NetWorker Blog

Commentary from a long term NetWorker consultant and Backup Theorist

  • This blog has moved!

    This blog has now moved to nsrd.info/blog. Please jump across to the new site for the latest articles (and all old archived articles).
  •  


     


     

  • Enterprise Systems Backup and Recovery

    If you find this blog interesting, and either have an interest in or work in data protection/backup and recovery environments, you should check out my book, Enterprise Systems Backup and Recovery: A Corporate Insurance Policy. Designed for system administrators and managers alike, it focuses on features, policies, procedures and the human element to ensuring that your company has a suitable and working backup system rather than just a bunch of copies made by unrelated software, hardware and processes.
  • This blog has moved!

    This blog has now moved to nsrd.info/blog. Please jump across to the new site for the latest articles (and all old archived articles).
  •  


     


     

  • Twitter

    Error: Twitter did not respond. Please wait a few minutes and refresh this page.

Basics – Labelling and Relabelling without Unmounting

Posted by Preston on 2009-08-20

Here’s a common scenario – you want to label a volume, or relabel a volume, and use it straight away. The default behaviour of NetWorker after labelling or relabelling a volume is to then unmount it, which means having to then manually mount the volume after it has been (unnecessarily) ejected.

Getting around this behaviour is quite easy, and just requires a bit of typing on the command line.

Let’s look first at relabelling, since this is arguably the most common scenario. Say you’ve got a volume in slot 21 of your tape library that you want to relabel and have it remain mounted so you can immediately start using it. For a normal relabel operation you’d consider something like:

# nsrjb -LRYvvv -S 21

Note 1: I always put in the ‘-vvv’ option whenever dealing with a jukebox. These days I practically consider it to be ‘best practices’.

Note 2: In the examples in this article I’m using the -Y switch, which means NetWorker does not prompt for any confirmation on the operation (it assumes Yes in response to any question it may have); this is done only for the purposes of keeping example output simplified, and I don’t recommend you get in the habit of using it.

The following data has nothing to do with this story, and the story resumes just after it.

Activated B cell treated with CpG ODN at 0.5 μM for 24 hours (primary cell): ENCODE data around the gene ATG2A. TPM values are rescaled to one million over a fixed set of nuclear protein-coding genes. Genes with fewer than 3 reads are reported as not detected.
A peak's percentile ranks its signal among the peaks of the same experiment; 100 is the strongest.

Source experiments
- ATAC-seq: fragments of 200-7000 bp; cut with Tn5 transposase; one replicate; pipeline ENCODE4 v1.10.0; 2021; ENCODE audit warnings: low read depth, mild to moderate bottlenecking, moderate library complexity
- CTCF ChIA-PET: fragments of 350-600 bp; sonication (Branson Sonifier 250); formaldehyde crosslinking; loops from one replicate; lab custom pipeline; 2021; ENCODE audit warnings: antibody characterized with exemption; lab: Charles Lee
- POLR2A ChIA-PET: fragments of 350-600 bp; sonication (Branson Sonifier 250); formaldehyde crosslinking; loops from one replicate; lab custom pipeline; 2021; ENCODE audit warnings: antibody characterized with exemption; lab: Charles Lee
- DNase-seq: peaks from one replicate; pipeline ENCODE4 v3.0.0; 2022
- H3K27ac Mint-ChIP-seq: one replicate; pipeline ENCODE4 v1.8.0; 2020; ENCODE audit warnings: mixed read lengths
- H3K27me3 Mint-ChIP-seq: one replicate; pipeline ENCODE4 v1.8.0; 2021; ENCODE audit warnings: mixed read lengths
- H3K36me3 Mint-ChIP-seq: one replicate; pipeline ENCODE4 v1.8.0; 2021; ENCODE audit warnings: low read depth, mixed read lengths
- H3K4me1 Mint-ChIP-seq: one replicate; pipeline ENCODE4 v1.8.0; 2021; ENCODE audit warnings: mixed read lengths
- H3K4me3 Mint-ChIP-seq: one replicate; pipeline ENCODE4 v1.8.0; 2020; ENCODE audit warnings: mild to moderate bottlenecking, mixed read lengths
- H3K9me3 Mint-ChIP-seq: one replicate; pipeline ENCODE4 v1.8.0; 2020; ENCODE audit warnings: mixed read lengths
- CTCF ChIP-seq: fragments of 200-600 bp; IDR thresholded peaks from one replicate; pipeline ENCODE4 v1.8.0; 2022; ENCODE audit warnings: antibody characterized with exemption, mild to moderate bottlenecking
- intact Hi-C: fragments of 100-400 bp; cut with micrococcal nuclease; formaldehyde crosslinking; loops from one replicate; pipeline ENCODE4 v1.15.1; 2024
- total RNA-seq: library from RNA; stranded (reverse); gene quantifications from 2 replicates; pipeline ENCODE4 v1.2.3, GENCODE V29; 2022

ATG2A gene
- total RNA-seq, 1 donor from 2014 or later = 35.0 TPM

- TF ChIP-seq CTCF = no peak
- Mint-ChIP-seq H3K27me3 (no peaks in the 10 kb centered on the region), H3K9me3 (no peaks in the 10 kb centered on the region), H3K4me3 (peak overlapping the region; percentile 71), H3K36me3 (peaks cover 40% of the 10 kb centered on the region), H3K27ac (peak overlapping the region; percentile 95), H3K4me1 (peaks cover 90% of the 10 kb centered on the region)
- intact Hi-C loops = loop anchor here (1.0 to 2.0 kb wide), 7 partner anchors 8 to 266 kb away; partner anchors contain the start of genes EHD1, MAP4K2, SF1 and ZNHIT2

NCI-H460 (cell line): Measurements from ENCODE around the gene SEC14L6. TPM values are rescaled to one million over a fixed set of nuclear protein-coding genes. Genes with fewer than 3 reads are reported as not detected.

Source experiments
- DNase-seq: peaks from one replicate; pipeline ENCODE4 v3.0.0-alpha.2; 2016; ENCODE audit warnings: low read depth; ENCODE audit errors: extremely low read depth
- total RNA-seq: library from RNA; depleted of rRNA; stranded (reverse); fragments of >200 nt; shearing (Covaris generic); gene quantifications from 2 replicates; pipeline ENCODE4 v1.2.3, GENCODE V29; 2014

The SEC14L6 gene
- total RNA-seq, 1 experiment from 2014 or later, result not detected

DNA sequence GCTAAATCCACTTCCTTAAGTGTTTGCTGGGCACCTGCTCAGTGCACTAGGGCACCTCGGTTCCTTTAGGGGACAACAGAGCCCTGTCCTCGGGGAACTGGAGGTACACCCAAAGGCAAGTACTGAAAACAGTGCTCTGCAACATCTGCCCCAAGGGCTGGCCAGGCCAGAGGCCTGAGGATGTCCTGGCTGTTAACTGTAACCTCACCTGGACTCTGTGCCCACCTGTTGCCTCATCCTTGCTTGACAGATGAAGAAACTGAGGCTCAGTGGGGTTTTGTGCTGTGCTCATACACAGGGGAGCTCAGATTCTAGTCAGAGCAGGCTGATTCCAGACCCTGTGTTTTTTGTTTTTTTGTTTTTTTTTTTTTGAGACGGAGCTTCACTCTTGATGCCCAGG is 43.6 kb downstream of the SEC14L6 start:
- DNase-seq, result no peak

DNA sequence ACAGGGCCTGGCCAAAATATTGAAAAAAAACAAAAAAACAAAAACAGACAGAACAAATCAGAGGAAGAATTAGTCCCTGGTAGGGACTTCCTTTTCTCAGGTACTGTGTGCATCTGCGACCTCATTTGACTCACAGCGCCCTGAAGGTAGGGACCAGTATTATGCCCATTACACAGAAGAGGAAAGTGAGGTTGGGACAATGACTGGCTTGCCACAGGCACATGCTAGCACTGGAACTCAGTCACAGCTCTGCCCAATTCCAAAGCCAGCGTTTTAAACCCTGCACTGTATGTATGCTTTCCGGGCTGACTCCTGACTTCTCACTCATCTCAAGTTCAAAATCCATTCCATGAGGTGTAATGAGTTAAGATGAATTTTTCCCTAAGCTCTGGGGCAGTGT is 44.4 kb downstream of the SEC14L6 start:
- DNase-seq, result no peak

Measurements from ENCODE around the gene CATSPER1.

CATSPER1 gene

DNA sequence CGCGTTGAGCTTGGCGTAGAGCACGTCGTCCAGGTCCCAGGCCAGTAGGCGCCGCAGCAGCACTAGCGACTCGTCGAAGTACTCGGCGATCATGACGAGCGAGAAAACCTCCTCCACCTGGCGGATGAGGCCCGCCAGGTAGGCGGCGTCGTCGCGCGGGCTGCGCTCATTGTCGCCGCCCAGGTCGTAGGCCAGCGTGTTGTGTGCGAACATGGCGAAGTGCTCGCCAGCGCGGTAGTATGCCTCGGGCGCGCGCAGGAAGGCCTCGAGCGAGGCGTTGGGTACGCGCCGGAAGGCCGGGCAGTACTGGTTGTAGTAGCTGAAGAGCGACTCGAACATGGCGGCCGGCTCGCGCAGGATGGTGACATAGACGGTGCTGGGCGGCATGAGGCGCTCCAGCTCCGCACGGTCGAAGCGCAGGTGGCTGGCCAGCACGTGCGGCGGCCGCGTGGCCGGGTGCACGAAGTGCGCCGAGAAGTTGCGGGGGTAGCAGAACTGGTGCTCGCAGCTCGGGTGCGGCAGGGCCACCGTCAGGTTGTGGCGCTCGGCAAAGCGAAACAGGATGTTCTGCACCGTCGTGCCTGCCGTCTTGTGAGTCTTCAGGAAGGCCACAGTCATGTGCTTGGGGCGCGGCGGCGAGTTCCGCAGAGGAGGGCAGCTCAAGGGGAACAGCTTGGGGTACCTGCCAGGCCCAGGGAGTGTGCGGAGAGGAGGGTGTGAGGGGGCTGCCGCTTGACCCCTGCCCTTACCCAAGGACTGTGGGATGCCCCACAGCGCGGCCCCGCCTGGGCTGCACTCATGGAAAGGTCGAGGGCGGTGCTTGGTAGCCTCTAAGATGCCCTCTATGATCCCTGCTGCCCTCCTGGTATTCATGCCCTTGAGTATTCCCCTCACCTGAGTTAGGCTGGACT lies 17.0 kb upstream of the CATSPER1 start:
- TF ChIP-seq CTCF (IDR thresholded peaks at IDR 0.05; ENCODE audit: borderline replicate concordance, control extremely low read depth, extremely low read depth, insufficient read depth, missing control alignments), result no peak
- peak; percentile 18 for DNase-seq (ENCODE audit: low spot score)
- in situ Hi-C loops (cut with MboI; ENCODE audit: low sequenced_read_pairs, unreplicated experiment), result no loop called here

Instead of using the -L option here, we switch to -l (for load); thus the command becomes:

[root@tara ~]# nsrjb -lRYvvv -S 21
setting verbosity level to `3'
Info: Preparing to load volume `BIG990S3' from slot 21 into device `/dev/nst0'.
Info: Loading volume `BIG990S3' from slot `21' into device `/dev/nst0'.
Info: Load sleep for 5 seconds.
Info: Performing operation `Verify label' on device `/dev/nst0'.
Info: Operation `Verify label' in progress on device `/dev/nst0'
Info: Performing operation `Label' on device `/dev/nst0'.
Info: Operation `Label' in progress on device `/dev/nst0'
Info: Recycling volume `BIG990S3'

That’s it – those of you familiar with highly verbose nsrjb output will recognise that there’s no “Unmount in progress” style message; the volume remains mounted and instantly ready for use once the relabel operation is complete.

Now, moving on to a tape that hasn’t previously been labelled, we’d usually use a command such as:

# nsrjb -LYvvv -b poolName -S x

However, to keep the tape mounted after labelling, we need to include the ‘-m’ option; thus, if we wanted to label the tape in slot 1 into the “Default Clone” pool and keep it mounted after labelling, our command would look like the following:

[root@tara ~]# nsrjb -mLYvvv -b "Default Clone" -S 1
setting verbosity level to `3'
Info: Preparing to load volume `800843S3' from slot 1 into device `/dev/nst0'.
Info: Loading volume `800843S3' from slot `1' into device `/dev/nst0'.
Info: Load sleep for 5 seconds.
Info: Performing operation `Verify label' on device `/dev/nst0'.
Info: Operation `Verify label' in progress on device `/dev/nst0'
Info: Expected volume `800843S3' in slot `1'. The actual volume is `<NULL>'.
Info: Cannot read the current volume label `no tape label found'.
Info: nsrmmgd assumes the volume is unlabeled and will write a new label.
Info: Performing operation `Label' on device `/dev/nst0'.
Info: Operation `Label' in progress on device `/dev/nst0'
Info: Label: `800843S3', pool: `Default Clone', capacity: `<NULL>'.

There you go … and don’t forget Note 2 above! It’s not wise to get into the habit of throwing a -Y into nsrjb commands; the examples only show it to keep the examples simpler.

Advertisements

Sorry, the comment form is closed at this time.

 
%d bloggers like this: